The Laws of Motion. Chapter 4. Classical Mechanics. Describes the relationship between the motion of objects in our everyday world and the forces acting on them Conditions when Classical Mechanics does not apply very tiny objects (< atomic sizes) objects moving near the speed of light.
The Laws of Motion Chapter 4
Classical Mechanics • Describes the relationship between the motion of objects in our everyday world and the forces acting on them • Conditions when Classical Mechanics does not apply • very tiny objects (< atomic sizes) • objects moving near the speed of light
Forces • Force = a push or pull • Vector quantity • May be contact or field force
Contact and Field Forces Contact: Touching Field: gravity, charges, magnets
4.1 The 4 Fundamental Forces of Nature • 1. Strong nuclear force • 2. Electromagnetic force • 3. Weak nuclear force • 4. Gravity • (FYI all 4 are field forces)
1. Strong Nuclear Force • Strongest force • Attractive force that holds the nuclei of atoms together.
2. Electromagnetic Force • Ex: electrical charges or magnet poles. • Long-ranged but weak • Attractive or repulsive force between objects carrying electrical charge
3. Weak Nuclear Force • Very short range and very weak. • Responsible for radioactive decay.
4. Gravitational Force • Always attractive, and acts between all matter in the Universe. • Weak, but very long ranged. • It’s the dominant force in the universe for shaping galaxies and stars. • The forces on the two masses are equal in size but opposite in direction.
Inertia Is the tendency of an object to continue in its original motion (or resist a change in motion). • Mass is a measure of inertia. • Scalar quantity • SI units are kg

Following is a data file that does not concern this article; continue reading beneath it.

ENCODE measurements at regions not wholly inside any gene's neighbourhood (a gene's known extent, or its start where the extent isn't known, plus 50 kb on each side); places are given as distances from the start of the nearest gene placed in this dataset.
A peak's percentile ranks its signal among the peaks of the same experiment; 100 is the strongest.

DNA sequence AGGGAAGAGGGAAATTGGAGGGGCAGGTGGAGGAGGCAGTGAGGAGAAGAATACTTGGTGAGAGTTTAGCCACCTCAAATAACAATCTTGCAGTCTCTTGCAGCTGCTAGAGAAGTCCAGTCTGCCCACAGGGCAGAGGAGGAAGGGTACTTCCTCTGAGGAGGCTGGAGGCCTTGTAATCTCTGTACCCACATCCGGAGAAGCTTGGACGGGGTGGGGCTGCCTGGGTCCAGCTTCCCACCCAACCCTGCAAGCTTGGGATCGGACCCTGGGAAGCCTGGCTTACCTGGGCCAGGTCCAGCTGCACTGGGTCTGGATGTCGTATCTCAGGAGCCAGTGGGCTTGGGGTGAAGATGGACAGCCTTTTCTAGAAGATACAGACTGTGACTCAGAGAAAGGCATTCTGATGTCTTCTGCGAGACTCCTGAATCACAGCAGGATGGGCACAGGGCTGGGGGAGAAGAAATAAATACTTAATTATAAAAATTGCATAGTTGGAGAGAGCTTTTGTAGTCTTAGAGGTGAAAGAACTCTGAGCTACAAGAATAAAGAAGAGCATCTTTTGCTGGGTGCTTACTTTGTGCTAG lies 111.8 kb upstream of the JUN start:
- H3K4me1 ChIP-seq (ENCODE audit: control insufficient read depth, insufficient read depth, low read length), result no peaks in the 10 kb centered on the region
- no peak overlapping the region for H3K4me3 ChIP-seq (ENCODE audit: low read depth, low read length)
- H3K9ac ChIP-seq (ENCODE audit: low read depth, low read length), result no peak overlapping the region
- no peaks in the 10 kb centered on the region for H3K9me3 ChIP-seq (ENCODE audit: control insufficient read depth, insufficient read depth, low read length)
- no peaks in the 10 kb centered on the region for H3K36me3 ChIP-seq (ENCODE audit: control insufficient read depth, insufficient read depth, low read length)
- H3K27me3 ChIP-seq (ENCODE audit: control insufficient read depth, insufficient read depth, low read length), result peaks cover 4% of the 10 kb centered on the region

4.2 Newton’s 1st Law of Motion • “Law of Inertia” = An object at rest stays at rest and object in motion stays in motion unless acted upon by a net external force. • Net Force = the sum of all forces on an object • Note: Force is a vector, so net force is calculated by vector addition!
External force • any force between the object and its environment *Alternative statement of Newton’s First Law* • When there are no external forces acting on an object, the acceleration of the object is zero.
1st Law Implications • Space objects will move forever once set in motion • Friction and air resistance are the net forces that usually slow objects.
Newton’s Second Law(don’t copy this slide!) The acceleration of an object is directly proportional to the net force acting on it and inversely proportional to its mass. But we like to write it (see next slide):
4.3 Newton’s 2nd Law of Motion If ΣF (net force) = 0, then there is NO ACCELERATION. If a constant force is applied to an object, it will ACCELERATE! (NOT move at a constant speed)
Force Units • SI Force unit: Newton • F = ma = (kg)(m/s2) = = 1 N FYI: 1 dyne = 1 g cm/s2 100,000 dyne = 1 N
Common Forces f n T W